This month Stephanie Davies considers some tricky conversations around coronavirus.
There are certain subjects that you just know will create conflict. Generally, you avoid these in casual work conversations. Divisive topics like politics, Brexit, Gemma Collins and religion are best left out of the office, unless you are an MP, Arg or a Rabbi.
One topic that you can’t help but address anywhere is coronavirus. It has consumed our lives so entirely it haunts our dreams.
It would be strange to find an office where coronavirus doesn’t top the list of discussion topics, even during Great British Bake Off (I think maybe the Freddie Mercury cake debacle may have knocked it off the convo top spot momentarily, but once the icing sugar settled it was back up there again).
Generally people can debate issues about the pandemic, have opinions about restrictions and policy, and still get on with each other. Increasingly however, there is a coronavirus convo subset that is creating schisms in work and friendships.
Whether at work or with friends and family, I guarantee it has happened to you. As usual you’ll be discussing the latest updates and trying to impress your colleagues with your grasp of epidemiology and R numbers, when someone says: “Yeah, but what do you think is really behind it all…?”
Raising one of these conspiracies in a normal work conversation is the equivalent of lobbing a grenade in the middle of the room with the pin pulled out
They usually lean in and whisper it. They might follow it up with other statements. Maybe they blithely mention their determination not to have a vaccine ‘because it contains government mind control drugs’. Or they might proudly boast about not downloading the test and trace app because the government will use it to track them (er, that’s the point of it).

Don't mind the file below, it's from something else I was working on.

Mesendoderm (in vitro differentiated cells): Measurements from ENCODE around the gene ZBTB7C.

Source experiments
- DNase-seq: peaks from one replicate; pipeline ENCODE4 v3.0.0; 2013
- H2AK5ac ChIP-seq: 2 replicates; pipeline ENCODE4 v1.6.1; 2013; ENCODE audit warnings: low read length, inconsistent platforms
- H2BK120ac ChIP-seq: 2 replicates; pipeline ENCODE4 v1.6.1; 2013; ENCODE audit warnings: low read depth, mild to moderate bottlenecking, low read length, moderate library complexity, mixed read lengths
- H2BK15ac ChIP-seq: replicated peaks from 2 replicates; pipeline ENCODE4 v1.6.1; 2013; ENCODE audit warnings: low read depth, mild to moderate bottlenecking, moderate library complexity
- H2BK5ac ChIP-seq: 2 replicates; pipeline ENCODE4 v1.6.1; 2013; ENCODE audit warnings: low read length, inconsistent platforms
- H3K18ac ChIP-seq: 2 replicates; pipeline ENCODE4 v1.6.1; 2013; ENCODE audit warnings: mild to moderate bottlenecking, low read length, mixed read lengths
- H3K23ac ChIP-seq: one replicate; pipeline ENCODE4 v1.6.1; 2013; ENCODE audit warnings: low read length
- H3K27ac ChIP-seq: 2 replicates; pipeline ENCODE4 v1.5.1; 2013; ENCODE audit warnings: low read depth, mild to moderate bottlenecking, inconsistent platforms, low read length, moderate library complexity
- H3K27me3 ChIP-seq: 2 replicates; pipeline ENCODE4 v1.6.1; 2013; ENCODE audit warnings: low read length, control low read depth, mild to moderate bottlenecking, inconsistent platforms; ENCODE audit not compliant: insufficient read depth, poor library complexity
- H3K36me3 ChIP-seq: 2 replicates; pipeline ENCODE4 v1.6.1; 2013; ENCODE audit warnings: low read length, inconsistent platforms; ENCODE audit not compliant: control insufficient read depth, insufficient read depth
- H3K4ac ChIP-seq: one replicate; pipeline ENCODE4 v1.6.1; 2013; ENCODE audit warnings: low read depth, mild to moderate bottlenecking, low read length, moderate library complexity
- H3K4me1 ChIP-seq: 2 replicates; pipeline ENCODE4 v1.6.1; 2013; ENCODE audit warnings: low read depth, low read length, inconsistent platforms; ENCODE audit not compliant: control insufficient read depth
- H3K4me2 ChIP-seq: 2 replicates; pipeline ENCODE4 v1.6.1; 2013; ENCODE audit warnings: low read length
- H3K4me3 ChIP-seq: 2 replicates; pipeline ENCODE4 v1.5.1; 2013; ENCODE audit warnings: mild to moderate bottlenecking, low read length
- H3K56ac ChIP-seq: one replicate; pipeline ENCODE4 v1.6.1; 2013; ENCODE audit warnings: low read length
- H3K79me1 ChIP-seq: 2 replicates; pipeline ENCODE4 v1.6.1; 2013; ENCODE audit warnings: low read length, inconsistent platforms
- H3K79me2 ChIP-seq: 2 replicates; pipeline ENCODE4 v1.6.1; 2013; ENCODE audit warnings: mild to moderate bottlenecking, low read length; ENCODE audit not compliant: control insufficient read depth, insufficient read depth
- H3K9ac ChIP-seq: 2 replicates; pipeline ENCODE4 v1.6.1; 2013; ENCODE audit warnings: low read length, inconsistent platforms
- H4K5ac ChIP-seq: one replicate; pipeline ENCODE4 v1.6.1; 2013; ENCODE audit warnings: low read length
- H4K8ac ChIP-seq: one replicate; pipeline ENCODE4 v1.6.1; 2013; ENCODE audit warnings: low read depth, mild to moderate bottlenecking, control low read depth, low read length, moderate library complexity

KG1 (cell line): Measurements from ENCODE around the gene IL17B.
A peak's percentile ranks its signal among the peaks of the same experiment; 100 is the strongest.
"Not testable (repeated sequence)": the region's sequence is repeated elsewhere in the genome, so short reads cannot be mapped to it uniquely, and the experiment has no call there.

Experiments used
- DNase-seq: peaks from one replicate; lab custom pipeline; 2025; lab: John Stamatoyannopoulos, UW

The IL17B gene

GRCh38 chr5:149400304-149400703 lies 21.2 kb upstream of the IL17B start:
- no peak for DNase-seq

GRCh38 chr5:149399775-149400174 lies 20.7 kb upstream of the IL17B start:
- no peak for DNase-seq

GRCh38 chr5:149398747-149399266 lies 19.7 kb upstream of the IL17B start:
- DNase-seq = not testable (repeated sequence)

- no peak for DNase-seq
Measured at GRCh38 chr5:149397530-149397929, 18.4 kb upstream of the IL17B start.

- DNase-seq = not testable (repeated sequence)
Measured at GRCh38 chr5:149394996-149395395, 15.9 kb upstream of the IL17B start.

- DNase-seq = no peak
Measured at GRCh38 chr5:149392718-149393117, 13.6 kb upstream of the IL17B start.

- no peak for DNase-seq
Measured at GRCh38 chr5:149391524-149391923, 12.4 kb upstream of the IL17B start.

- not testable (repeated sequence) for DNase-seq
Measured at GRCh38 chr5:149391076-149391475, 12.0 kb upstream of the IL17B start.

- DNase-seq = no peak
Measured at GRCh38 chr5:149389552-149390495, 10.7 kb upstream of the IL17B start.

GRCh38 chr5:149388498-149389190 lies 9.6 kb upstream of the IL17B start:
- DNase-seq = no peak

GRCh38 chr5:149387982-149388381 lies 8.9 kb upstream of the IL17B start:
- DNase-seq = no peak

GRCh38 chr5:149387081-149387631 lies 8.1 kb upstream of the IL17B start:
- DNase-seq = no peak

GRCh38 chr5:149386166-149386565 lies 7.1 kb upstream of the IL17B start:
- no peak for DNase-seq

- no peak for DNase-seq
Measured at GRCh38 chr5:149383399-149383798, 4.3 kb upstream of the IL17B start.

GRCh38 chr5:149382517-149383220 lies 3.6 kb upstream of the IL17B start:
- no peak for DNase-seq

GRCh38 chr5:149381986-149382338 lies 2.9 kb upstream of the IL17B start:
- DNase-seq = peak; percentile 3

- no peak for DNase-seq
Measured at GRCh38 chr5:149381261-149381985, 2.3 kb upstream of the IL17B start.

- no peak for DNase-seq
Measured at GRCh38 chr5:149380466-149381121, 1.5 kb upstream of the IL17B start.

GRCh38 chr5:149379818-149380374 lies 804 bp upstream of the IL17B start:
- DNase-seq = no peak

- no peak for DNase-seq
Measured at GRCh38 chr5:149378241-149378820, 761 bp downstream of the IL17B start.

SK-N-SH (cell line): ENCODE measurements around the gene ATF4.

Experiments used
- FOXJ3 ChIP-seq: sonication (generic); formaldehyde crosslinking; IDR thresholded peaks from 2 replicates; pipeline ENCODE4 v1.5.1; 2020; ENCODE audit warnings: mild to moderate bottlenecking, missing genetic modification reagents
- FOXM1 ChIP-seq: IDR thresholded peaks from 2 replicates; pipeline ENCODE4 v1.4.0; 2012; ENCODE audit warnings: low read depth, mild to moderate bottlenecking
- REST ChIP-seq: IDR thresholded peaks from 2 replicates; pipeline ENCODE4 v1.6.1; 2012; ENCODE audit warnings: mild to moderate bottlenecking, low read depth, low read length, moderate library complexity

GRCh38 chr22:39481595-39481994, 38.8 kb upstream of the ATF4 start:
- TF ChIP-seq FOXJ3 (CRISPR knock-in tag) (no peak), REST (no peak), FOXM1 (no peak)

You see, one of other victims of the virus has been reason. Like a mass hallucination, people are beginning to believe all sorts of baloney. Increasing numbers of people are regurgitating garbage conspiracies they hear on social media or from other crackpots. And then they bring these into the workplace and try to spread them around, much like a real virus.
Raising one of these conspiracies in a normal work conversation is the equivalent of lobbing a grenade in the middle of the room with the pin pulled out. Whenever I hear someone mention their belief that it’s all a hoax engineered by big pharma to get us to buy more Lemsip, I’m frankly disappointed, particularly when it is someone I formerly assumed was sane.
It’s always sad to realise a friend or colleague has become a fully paid-up member of the tin foil hat brigade. But this is where we are. We live in strange times.
So how do you tackle these tricky conversations? You can’t just say: ‘Read the science…duh!’ even if that’s what you are thinking. People have opinions and they are allowed to express them, even if they are clearly wacko.
Correcting someone can sound patronising, and often people who hold extreme views will take negative reactions to those views as confirmation of them. The best policy is to agree to disagree, find some neutral ground that you can all agree on, like kittens or puppies, and move the conversation on to something less controversial, like Brexit.
About the author
Stephanie Davies is the founder of Laughology.